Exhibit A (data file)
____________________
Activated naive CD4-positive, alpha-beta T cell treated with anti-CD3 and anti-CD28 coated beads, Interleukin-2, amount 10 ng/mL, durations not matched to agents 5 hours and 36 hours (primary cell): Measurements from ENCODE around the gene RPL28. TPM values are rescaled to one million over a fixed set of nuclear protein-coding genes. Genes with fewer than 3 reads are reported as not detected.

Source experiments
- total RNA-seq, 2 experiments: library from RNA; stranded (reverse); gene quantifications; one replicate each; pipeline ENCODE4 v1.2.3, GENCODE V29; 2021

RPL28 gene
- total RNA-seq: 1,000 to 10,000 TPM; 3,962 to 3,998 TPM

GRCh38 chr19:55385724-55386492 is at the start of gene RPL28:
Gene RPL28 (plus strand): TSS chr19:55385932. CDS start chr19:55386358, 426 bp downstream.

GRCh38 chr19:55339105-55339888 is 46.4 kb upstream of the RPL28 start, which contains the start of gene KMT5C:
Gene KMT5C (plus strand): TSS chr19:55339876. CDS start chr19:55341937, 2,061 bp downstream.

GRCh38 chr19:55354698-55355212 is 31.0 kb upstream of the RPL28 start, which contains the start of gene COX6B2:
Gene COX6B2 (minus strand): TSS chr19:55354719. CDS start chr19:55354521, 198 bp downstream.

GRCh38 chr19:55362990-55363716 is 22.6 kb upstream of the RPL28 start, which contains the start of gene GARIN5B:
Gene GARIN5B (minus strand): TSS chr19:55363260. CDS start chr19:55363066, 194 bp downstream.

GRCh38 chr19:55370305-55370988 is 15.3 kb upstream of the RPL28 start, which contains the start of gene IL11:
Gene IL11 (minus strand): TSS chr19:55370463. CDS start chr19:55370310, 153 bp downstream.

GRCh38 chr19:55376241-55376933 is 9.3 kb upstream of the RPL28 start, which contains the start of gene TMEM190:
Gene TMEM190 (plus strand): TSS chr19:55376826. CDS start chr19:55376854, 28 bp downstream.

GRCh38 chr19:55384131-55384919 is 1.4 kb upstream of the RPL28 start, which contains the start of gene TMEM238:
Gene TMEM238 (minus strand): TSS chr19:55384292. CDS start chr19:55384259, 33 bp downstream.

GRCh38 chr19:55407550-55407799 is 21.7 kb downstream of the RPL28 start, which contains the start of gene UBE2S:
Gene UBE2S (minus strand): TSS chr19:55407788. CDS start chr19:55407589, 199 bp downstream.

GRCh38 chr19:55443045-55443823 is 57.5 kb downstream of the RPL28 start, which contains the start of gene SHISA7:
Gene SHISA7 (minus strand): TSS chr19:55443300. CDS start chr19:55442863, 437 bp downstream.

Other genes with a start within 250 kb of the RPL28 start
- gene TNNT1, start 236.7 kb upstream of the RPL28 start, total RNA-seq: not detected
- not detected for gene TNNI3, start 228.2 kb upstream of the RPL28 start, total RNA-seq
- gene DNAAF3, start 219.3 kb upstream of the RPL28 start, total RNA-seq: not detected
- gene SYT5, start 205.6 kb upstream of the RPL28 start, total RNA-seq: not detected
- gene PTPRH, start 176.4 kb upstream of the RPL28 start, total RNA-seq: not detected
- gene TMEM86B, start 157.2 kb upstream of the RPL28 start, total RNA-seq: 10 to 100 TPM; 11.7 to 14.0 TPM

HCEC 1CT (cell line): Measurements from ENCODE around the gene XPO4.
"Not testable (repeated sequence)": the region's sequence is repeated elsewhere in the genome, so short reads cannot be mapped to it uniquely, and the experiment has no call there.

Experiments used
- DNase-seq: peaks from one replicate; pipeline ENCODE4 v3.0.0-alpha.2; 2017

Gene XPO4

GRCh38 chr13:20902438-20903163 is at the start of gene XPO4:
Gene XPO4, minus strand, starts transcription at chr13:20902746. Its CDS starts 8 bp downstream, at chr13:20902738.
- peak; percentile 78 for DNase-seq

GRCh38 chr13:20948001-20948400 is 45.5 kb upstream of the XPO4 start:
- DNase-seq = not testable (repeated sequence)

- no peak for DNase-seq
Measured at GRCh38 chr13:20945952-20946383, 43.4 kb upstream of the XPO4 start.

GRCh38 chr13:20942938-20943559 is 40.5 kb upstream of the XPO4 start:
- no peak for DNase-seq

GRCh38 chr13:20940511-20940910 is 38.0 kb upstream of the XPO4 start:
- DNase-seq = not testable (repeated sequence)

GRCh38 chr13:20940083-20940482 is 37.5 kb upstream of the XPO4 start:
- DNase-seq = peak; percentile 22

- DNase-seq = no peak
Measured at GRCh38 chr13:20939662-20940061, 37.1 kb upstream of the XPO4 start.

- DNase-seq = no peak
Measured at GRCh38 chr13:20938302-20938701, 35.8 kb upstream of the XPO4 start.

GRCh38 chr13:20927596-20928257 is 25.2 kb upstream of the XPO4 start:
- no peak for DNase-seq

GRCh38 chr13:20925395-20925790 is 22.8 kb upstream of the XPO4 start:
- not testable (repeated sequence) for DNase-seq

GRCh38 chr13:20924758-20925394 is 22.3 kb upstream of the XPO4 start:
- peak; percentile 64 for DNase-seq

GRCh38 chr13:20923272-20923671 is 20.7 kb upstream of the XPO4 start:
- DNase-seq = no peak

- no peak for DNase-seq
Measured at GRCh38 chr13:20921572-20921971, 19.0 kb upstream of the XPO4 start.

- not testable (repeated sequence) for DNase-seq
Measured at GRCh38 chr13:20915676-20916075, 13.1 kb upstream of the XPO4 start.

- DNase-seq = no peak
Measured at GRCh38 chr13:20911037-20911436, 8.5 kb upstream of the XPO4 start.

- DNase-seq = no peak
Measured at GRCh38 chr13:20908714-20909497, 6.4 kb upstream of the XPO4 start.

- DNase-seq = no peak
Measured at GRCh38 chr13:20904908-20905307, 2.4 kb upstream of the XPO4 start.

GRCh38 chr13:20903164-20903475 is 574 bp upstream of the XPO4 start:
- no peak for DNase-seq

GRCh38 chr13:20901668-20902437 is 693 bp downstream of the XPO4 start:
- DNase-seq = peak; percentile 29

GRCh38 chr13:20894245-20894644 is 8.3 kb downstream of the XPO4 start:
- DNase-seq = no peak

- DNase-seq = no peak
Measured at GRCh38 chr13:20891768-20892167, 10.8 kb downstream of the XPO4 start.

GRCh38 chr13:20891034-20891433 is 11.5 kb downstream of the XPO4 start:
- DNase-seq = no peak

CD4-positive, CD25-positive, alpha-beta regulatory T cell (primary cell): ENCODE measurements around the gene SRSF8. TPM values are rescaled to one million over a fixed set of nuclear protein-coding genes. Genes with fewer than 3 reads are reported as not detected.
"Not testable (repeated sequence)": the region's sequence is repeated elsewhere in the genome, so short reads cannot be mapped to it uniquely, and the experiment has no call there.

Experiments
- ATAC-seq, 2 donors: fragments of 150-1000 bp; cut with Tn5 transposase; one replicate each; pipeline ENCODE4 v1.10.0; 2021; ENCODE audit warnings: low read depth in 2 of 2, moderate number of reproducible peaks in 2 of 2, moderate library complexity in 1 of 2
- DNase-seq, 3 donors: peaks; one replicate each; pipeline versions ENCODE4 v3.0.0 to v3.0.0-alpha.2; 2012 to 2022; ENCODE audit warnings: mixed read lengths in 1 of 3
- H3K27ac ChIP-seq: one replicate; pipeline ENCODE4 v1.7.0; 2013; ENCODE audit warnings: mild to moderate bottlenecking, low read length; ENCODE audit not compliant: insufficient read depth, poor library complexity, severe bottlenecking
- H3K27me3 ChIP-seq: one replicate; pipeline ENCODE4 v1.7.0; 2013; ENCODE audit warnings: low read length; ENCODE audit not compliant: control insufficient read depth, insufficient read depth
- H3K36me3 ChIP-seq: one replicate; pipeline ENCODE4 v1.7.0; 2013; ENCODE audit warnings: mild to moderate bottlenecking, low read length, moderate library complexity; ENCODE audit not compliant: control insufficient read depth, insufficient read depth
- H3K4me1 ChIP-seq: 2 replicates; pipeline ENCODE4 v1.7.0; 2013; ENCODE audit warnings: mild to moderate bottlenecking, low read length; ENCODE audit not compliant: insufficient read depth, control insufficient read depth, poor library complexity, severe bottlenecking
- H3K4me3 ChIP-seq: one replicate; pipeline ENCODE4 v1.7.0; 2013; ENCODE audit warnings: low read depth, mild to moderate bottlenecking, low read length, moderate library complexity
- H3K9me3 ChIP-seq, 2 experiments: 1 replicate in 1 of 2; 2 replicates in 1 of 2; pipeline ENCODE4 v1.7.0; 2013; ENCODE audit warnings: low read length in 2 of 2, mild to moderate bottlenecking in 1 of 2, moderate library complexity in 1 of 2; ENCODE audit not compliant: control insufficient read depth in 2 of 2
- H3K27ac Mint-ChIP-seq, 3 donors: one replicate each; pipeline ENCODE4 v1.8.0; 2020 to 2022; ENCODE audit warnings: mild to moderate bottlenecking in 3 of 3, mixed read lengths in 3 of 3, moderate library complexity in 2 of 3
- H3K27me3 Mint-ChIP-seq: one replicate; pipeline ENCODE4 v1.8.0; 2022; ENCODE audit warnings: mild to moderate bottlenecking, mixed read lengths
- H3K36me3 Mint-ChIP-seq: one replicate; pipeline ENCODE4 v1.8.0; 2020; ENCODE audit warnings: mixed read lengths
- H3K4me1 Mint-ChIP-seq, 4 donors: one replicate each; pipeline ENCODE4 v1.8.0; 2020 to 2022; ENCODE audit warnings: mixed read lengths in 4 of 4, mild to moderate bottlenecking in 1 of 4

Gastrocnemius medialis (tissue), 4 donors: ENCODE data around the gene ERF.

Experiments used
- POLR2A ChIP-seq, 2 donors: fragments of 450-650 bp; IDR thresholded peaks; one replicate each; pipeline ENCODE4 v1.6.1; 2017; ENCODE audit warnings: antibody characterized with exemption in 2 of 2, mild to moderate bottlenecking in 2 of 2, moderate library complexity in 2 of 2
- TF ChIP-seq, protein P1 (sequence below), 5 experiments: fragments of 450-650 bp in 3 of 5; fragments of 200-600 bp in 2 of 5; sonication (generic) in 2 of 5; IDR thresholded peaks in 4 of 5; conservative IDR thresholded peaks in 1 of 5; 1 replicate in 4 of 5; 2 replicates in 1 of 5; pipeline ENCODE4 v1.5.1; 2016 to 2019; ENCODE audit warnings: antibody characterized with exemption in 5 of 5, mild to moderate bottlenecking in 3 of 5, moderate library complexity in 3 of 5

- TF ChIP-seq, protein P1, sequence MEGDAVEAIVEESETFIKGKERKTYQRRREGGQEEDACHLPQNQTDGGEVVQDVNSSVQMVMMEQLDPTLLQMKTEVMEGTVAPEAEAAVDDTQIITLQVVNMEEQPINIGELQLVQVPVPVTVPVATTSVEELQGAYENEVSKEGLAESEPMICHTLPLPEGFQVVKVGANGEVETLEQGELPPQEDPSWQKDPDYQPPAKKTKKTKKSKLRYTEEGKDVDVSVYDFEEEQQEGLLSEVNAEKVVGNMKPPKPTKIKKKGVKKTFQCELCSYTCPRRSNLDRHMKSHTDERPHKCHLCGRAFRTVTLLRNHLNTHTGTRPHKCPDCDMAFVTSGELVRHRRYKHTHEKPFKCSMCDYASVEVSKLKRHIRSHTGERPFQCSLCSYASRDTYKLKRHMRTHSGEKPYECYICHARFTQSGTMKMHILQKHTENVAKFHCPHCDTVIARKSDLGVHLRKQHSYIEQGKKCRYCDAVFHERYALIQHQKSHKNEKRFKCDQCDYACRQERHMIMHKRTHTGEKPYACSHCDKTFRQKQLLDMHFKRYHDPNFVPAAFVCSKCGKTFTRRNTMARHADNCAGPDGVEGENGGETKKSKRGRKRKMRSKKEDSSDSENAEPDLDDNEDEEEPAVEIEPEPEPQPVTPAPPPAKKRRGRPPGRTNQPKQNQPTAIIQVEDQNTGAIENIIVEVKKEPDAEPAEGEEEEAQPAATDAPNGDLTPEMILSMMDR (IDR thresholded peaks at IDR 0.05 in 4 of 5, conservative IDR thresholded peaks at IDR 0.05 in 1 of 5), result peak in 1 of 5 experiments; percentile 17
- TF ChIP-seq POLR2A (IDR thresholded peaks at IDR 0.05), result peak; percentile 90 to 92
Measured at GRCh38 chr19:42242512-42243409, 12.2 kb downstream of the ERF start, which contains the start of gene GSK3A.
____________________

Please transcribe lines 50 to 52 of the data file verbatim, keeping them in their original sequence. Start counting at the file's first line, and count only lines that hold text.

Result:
Measured at GRCh38 chr13:20939662-20940061, 37.1 kb upstream of the XPO4 start.

- DNase-seq = no peak
Measured at GRCh38 chr13:20938302-20938701, 35.8 kb upstream of the XPO4 start.